Last Thursday and Friday nights, Ballet Arizona presented the latest in its series of Studio Spotlight sessions for an upcoming mixed program entitled Masters of Movement.
(Studio Spotlight is a new series of events, which occur two weeks prior to the actual performances. These events are open to everyone, and provide a peek into the inner workings that go into the production of each ballet. The content is varied, and has included performances (in practice clothes), choreographing, choreographer comments, video clips, and dancer Q&A’s. These events take place in Ballet Arizona’s new, intimate 300-seat Dorrance Theater.)
Portions of each of the three works were performed, and it’s clear that the full program will be very varied and very accessible – in terms of music, choreography, and mood.
Symphony Classique is Artistic Director Ib Andersen’s classical choreographic response to Prokofiev’s Symphony #1 (the Classical Symphony). Mr. Andersen stated that his inspiration for this piece was the school of the Paris Opera Ballet, where “every fiber” of the dancer is imbued with classical ballet training. We saw the allegro first movement which is simply bursting with energy – both musically and choreographically. I was reminded of Balanchine’s Symphony in C. Although we did not see them at this preview, the costume design is by Tony Award-winning designer Martin Pakledinaz.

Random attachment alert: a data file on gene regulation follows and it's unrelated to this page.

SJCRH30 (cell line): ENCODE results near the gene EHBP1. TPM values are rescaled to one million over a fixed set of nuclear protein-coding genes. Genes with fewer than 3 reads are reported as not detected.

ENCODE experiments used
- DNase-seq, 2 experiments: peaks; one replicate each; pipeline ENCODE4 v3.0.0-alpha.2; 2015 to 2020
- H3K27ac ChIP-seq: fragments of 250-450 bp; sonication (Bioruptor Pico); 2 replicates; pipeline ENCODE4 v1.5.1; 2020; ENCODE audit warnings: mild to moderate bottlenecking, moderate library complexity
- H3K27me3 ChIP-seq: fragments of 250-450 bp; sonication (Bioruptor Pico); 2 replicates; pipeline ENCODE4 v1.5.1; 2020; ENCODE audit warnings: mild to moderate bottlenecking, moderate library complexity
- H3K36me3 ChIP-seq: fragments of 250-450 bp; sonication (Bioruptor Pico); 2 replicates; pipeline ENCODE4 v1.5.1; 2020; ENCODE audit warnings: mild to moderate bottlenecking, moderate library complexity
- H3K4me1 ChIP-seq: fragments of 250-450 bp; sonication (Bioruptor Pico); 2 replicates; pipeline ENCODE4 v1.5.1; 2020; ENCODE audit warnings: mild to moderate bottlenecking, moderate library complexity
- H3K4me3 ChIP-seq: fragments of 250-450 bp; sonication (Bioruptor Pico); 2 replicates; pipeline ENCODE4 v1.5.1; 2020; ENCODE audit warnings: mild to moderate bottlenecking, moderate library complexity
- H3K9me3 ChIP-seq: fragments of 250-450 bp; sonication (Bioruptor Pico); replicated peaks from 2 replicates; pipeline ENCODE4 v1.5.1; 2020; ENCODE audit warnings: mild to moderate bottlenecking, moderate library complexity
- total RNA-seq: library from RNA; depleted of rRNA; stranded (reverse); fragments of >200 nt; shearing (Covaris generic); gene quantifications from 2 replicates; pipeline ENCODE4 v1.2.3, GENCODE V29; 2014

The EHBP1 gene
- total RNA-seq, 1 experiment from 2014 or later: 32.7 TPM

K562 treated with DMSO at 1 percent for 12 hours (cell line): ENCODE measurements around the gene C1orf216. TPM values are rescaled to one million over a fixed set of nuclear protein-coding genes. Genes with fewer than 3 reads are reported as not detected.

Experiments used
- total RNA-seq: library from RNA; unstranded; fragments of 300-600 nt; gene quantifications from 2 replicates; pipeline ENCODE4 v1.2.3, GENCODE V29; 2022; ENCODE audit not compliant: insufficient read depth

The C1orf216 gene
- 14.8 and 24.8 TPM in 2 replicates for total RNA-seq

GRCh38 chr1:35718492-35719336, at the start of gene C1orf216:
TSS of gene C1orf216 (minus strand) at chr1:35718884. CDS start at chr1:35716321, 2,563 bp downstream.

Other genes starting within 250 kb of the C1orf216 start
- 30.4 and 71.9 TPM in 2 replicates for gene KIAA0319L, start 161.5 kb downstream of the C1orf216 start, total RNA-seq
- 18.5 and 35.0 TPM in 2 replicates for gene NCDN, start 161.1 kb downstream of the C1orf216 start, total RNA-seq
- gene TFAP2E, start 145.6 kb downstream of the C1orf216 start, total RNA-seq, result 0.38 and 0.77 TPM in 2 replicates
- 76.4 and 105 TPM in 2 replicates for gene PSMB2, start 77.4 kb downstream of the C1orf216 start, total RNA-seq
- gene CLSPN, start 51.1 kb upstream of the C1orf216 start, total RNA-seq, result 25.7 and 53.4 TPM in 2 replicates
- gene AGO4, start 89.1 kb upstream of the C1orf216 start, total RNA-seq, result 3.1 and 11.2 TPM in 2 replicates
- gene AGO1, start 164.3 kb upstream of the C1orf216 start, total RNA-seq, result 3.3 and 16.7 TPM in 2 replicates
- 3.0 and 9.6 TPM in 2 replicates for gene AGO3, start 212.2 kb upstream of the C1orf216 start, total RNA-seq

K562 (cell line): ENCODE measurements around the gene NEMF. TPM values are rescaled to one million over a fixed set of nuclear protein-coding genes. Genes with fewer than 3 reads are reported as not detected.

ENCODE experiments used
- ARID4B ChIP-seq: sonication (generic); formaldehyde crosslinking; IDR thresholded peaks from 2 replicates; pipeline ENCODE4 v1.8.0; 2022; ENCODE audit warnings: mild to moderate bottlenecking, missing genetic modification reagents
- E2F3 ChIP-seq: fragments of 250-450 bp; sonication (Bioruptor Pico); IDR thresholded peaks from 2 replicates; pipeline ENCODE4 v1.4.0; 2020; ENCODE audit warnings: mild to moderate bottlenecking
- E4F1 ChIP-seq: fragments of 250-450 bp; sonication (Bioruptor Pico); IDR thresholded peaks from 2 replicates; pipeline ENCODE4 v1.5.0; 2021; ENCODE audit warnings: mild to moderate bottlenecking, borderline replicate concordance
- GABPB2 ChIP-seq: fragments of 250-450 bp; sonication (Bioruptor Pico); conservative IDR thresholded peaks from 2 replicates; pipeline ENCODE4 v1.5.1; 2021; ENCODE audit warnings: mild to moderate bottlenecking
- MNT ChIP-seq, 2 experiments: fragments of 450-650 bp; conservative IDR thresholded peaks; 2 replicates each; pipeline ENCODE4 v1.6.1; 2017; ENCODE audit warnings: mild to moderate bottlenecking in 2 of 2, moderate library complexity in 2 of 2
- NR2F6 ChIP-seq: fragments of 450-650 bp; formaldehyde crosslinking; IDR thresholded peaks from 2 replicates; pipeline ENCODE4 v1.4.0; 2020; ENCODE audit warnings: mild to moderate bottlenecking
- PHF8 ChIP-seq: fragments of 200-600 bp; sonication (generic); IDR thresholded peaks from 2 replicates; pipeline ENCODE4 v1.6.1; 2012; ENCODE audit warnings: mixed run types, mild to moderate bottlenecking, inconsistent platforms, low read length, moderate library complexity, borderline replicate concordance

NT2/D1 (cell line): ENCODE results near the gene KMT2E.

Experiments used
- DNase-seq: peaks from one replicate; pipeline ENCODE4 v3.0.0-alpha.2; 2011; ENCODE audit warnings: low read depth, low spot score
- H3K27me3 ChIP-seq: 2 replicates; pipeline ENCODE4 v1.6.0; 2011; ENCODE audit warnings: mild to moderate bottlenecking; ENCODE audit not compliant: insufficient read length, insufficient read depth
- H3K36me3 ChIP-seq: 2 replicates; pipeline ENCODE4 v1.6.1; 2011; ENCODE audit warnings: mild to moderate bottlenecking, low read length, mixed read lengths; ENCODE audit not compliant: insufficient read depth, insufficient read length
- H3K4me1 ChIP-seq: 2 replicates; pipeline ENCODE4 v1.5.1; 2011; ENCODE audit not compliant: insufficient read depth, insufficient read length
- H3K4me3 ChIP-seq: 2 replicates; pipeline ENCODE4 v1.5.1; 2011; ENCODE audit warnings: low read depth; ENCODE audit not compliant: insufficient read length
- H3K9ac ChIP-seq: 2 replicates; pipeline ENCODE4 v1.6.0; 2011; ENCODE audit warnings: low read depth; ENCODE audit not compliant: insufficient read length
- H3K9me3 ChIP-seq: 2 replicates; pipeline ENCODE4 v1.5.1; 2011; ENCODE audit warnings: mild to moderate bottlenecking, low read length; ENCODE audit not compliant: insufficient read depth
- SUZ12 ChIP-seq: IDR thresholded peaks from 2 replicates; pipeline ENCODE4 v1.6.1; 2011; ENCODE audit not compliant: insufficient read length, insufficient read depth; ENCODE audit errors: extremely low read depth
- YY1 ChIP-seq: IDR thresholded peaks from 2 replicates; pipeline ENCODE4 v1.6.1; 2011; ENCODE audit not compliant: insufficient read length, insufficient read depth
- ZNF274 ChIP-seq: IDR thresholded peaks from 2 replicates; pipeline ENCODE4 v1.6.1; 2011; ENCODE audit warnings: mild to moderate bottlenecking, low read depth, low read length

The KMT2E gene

Indigo Rhapsody is another Ib Andersen ballet, this one to Rachmaninoff’s Rhapsody on a Theme of Paganini. Rachmaninoff’s 24 variations run the gamut from disciplined to hectic to lush, inspiring relatively quick changes of groupings and moods in this neoclassical interpretation. Mr. Anderson indicated that a somewhat somber mood blanketed the creation of this ballet back in 2001 - the morning of 9/11 was the day that the choreography began. From the portions I saw, I would by no means say that this ballet is any more somber than the moving and exciting Rachmaninoff that it reflects.
Off Screen is a modern work by Spanish choreographer Alejandro Cerrudo, danced to the music of 13 different movie scores. Segments we saw ranged from a delicate pas de deux to a zany Italian street scene. A large black billowing floor covering appears to be the main prop, and it is used to dance on, drag dancers around the stage, provide a hiding space, and so forth. While it’s especially difficult to size up a work like this from a limited preview, one got the sense that it would be relatively light and very enjoyable, with some segments definitely in the LOL category.
Here’s what the Ballet Arizona dancers think of this program: http://www.youtube.c...h?v=kP3VmakTtAg
The Studio Spotlight format definitely provides enough material to whet one’s appetite. Masters of Movement appears to be the ideal program for that friend or coworker who has been reluctant to try the ballet.
Full Performances of Masters of Movement are scheduled for March 27-30, 2014 at the Orpheum Theatre in Phoenix.